In a discussion that’s starting to look like the quest for the holy grail, the chants of “we want flexible work arrangements!” are increasing their intensity and consistency. But here’s the rub – flexible work hours and working from home as a lawyer are really hard to manage.
As I write this, I’m employed as a lawyer on a casual basis.
With that, I also do a lot of my work from home – even better, right?
Yep – that’s right, I have managed to acquire that thing to which so many lawyers aspire – flexible work arrangements.
But like many things, I think it’s important to know what you’re actually chasing, and how it’s going to impact your life, your work methods, and your career. Because while working from home on a casual basis is awesome on many levels, it comes with some significant challenges and consequences that you’re going to need to deal with.
Let’s take a closer look at some of the hurdles you’re going to face along the way.
The huge benefit to having a (relatively) set duration in the office is this: you can focus more easily.
Sure, you might check a text message every now and again but by and large you’re focused on your work for the vast majority of the day.
Then you go home, and it switches around the other way – you’re focused on being home, but of course check your emails sometimes because you’re a hard core professional who can’t switch off.
When you’re at home (in my case with three kids) the very clear definition between work and not-work changes significantly. Sure – you might plan to get up at 6 and do 2 hours of dedicated work before getting on to other things, but then you sleep in, and you take longer over your coffee than you thought, and your kids get up earlier than expected, and your spouse wakes up not feeling well.
And all of a sudden, your two hours of planned focus time are gone, and you spend the rest of your day trying to get them back in 5 minute blocks.
It’s unfocused, inefficient, and unproductive.
Mastering the ability to focus on your work despite the potential for distraction is a huge component in making any flexible work arrangements work as a lawyer. It might mean making your own space, quarantining yourself, getting apps which prevent social media updates – whatever your Achilles heel is that takes your attention away from work will be multiplied by 100 when you don’t have the office environment to keep you on track.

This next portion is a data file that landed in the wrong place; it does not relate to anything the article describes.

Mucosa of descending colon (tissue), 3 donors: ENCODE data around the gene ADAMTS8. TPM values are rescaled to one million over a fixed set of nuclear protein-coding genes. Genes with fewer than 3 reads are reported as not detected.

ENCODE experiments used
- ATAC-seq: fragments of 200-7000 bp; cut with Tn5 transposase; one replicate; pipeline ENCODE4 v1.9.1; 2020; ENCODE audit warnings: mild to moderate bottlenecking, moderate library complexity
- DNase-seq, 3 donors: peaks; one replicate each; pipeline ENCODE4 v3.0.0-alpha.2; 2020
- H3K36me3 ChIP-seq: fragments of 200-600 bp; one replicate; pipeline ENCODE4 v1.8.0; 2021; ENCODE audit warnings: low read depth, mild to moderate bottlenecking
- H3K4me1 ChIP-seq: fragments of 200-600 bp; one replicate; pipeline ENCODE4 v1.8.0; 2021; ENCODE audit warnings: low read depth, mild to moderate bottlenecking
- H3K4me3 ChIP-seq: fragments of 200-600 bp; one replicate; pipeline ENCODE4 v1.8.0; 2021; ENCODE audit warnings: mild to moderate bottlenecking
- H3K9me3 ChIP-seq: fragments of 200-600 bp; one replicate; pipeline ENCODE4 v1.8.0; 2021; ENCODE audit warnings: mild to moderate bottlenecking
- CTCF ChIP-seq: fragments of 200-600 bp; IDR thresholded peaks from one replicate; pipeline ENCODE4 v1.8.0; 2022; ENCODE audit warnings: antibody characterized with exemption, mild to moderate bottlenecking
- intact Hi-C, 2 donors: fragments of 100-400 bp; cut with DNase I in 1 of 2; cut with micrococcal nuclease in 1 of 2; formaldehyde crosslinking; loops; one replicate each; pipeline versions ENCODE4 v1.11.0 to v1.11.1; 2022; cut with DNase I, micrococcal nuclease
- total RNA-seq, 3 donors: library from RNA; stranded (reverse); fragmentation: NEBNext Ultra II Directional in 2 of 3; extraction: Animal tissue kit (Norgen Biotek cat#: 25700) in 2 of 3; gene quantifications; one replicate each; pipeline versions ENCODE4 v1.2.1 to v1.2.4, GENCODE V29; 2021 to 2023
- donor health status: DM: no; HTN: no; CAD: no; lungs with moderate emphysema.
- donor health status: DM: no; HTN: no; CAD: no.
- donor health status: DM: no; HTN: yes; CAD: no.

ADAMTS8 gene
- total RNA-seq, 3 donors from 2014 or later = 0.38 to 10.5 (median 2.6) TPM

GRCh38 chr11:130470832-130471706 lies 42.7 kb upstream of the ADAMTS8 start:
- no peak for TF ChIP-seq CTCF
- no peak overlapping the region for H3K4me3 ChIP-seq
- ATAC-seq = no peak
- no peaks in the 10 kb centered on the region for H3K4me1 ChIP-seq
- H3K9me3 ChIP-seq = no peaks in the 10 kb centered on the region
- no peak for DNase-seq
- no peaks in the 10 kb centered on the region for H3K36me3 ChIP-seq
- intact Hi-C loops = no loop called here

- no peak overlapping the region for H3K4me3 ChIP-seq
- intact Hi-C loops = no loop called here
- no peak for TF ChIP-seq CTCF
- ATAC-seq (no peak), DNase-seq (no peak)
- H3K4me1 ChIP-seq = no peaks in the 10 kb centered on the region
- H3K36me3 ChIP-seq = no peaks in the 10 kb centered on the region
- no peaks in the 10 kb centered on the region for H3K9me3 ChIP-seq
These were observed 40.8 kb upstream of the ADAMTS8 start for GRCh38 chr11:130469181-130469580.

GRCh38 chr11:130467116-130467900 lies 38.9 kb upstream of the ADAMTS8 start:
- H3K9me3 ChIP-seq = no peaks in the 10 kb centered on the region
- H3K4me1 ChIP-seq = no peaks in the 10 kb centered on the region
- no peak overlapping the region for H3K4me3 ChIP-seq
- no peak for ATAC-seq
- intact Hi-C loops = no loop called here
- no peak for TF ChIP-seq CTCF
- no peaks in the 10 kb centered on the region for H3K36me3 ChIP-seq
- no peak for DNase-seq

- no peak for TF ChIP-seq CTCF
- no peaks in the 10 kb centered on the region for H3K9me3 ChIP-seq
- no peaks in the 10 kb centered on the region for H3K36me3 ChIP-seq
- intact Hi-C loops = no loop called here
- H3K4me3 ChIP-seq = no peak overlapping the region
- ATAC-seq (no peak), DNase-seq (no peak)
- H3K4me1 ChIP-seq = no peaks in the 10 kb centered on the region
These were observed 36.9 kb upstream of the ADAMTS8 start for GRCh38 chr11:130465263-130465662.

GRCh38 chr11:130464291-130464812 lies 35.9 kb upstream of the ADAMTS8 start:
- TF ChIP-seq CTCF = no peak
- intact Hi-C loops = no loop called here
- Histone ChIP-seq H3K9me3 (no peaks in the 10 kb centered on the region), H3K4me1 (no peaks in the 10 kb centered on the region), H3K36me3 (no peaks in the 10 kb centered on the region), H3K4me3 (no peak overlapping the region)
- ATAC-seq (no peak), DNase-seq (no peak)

No matter how good the technology is, working in isolation generally still removes you from accessing some resources.
Perhaps it’s the firm precedents – especially if those precedents have a tendency to be hidden in your partner’s office and based on his or her memory of the matters that took place 6 years ago.
Perhaps it’s the research library.
Perhaps it’s the file documents that haven’t yet been scanned.
Perhaps it’s because you simply aren’t very good at using computers and your reliance on a paper system is hard to shift away from.
After all, the systems are only as good as the information that goes in, and the people that use them.
Out of Sight, Out of Mind
Have you ever had to chase up your supervisor about something you submitted for review? Yeah – me too.
What did you find to be the most effective method? Was it:
- emailing your supervising partner over and over;
- “buzzing” them on the phone;
- leaving post-it notes on their desk; or